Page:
When -- and how -- the pandemic could become endemic

The vaccines are expected to help put the world on track to a sense of normal again and push COVID-19 into the background, but plenty of people want to know exactly when the pandemic will end.

Some epidemiologists said the COVID-19 pandemic could turn into an endemic early next year while others said it will likely be longer because the rest of the world needs vaccines. 

"So endemic is just when you have a disease that is at a typical level, a level that is expected within a population," explained Dr. Cindy Prins, a University of Florida associate professor of epidemiology.

Currently, COVID-19 is still infecting mass group of people, so it is nowhere near fading out to the background. But pandemics have evolved into endemics in the past.

"We've had flu pandemics, right? We've had the swine flu that I think a lot of people remember from 2009. And we still encounter that variant of flu sometimes, and it's part of the vaccine now anyway," said Prins. "So people still get infected, but we don't see that kind of high level of cases that we saw initially in 2009."

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Infectious disease scientists are studying virus models for COVID-19. USF Health’s Dr. Edwin Michael is a virus modeler and shared when COVID could be behind us.

"It'll begin to decline and it'll fade away in like early next year. Perhaps, February next year, we will see the back of this," said Michael. "The worst-case scenario, it'll become an endemic like flu. You know, we'll just have to deal with it, but it'll be in the background. Most people are protected, but that means we have to get reboosted, take the vaccines."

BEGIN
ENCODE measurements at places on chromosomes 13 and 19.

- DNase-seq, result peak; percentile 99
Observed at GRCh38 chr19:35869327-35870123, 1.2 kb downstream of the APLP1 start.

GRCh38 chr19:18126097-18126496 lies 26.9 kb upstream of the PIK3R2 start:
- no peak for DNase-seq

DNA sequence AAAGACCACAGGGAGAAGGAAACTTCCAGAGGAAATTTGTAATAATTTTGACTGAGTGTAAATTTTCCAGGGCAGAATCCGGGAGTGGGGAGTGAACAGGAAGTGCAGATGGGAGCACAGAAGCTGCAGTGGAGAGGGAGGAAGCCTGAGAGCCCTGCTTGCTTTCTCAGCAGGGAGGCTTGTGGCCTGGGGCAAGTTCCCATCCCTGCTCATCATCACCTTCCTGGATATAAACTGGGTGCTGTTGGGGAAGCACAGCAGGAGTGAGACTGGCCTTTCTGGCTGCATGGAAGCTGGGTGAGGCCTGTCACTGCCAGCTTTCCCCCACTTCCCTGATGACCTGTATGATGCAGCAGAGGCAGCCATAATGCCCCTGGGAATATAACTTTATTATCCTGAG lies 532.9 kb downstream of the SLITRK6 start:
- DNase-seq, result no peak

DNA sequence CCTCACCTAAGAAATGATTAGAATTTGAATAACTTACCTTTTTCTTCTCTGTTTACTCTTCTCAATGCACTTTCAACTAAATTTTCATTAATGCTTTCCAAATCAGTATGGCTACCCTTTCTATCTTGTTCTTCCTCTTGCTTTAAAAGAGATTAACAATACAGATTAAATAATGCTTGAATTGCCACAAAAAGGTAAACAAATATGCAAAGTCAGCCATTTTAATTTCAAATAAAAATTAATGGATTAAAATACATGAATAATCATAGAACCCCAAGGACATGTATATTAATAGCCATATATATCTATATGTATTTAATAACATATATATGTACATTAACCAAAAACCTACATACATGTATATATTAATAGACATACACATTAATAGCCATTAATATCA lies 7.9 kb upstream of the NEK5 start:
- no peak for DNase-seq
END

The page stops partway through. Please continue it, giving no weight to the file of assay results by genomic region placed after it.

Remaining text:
Michael said an endemic by February is only possible if more people get the vaccine to counteract the spread of the delta variant, practice public health guidelines and a nastier virus mutation doesn’t take over.

"Then you get flare-ups, you know, but you don't get a global pandemic because the rest of us are immune to those things," said Michael.

Since new variants can prolong the pandemic, Prins said she believes it may take longer February to bring COVID-19 to an endemic.

"Part of the issue right now is that even in the US, we still have a fairly large unvaccinated population. But then if you go outside the US and in particular to some of the more underdeveloped nations, they haven't had access to vaccines. They have large portions of their population that are not vaccinated, and so this is a global effort," said Prins.

Prins and Michael said they believe COVID-19 will stick around but be more like the flu or measles and mumps where enough people get the shot to build immunity.